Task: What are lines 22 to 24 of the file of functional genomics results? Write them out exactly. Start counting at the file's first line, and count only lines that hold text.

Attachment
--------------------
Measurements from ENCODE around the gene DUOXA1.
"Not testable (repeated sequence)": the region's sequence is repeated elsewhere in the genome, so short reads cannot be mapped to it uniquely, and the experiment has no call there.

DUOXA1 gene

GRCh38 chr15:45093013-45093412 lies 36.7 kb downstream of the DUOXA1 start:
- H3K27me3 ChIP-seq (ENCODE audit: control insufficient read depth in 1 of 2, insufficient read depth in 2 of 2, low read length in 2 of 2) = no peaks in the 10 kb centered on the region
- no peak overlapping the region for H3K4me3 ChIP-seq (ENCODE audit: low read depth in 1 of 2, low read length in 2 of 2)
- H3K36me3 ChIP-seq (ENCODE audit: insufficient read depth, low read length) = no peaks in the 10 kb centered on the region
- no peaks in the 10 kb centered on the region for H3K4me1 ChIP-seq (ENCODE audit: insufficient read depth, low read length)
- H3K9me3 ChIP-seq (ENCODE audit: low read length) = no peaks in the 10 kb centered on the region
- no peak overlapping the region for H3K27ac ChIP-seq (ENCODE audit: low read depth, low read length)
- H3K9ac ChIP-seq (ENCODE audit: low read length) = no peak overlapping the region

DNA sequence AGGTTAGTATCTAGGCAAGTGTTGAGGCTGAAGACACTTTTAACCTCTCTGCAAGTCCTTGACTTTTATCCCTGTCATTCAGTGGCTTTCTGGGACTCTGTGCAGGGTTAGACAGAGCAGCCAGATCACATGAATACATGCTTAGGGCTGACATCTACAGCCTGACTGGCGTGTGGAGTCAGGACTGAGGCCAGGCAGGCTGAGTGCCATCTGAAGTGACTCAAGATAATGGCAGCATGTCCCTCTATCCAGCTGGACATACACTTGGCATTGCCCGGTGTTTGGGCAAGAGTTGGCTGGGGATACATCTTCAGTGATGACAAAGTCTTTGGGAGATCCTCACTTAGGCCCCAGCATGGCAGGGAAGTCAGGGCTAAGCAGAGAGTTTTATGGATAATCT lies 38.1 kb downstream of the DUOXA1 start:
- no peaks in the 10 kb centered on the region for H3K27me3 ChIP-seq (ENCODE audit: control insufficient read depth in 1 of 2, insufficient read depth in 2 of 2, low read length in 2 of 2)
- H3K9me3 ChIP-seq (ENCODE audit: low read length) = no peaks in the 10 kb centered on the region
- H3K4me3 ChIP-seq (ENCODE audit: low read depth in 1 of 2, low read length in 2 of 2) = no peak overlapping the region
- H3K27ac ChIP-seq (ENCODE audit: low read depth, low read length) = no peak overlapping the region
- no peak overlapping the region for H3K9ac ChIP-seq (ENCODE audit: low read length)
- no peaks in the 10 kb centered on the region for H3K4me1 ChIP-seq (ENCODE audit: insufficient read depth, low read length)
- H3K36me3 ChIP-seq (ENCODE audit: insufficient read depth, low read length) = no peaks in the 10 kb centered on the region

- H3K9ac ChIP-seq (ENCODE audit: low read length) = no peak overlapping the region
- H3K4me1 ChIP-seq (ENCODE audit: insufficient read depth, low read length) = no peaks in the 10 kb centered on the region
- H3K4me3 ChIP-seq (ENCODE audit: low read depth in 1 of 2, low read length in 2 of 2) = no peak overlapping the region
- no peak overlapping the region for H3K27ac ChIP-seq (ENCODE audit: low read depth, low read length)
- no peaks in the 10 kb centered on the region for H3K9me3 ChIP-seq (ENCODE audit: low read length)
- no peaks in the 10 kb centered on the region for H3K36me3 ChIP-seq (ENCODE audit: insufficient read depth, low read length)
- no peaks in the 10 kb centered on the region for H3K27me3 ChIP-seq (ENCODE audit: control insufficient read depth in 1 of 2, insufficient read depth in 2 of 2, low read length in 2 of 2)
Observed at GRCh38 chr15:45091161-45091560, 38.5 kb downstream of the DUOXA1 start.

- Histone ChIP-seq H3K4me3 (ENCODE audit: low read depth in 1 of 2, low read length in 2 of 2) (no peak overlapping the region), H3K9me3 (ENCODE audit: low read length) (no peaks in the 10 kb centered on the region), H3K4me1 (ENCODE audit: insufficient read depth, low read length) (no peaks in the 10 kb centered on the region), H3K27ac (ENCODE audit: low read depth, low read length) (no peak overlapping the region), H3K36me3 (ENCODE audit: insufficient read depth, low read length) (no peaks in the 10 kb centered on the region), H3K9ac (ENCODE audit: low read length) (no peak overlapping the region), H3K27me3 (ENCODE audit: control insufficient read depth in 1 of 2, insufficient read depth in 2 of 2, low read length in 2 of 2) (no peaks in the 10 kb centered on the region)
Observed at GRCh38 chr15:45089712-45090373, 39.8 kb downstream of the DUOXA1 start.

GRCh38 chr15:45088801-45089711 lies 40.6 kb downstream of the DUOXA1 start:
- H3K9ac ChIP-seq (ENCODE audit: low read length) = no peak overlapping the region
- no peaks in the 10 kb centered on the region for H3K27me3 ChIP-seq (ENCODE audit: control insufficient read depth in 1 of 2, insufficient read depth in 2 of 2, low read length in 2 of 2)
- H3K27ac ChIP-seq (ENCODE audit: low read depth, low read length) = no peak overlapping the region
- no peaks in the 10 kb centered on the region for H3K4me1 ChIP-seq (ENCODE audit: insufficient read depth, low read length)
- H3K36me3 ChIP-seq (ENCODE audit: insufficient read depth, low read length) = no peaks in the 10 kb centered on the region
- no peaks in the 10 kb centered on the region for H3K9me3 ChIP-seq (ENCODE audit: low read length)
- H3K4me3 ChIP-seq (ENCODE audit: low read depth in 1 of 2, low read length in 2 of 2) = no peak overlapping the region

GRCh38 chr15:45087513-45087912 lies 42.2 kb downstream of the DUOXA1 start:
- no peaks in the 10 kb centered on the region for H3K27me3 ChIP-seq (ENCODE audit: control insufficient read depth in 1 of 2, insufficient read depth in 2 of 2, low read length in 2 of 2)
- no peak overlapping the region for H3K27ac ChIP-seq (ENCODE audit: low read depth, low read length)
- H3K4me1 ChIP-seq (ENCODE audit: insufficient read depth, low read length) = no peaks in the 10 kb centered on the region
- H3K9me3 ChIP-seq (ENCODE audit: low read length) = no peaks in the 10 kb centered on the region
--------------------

- H3K4me3 ChIP-seq (ENCODE audit: low read depth in 1 of 2, low read length in 2 of 2) = no peak overlapping the region
- no peak overlapping the region for H3K27ac ChIP-seq (ENCODE audit: low read depth, low read length)
- no peaks in the 10 kb centered on the region for H3K9me3 ChIP-seq (ENCODE audit: low read length)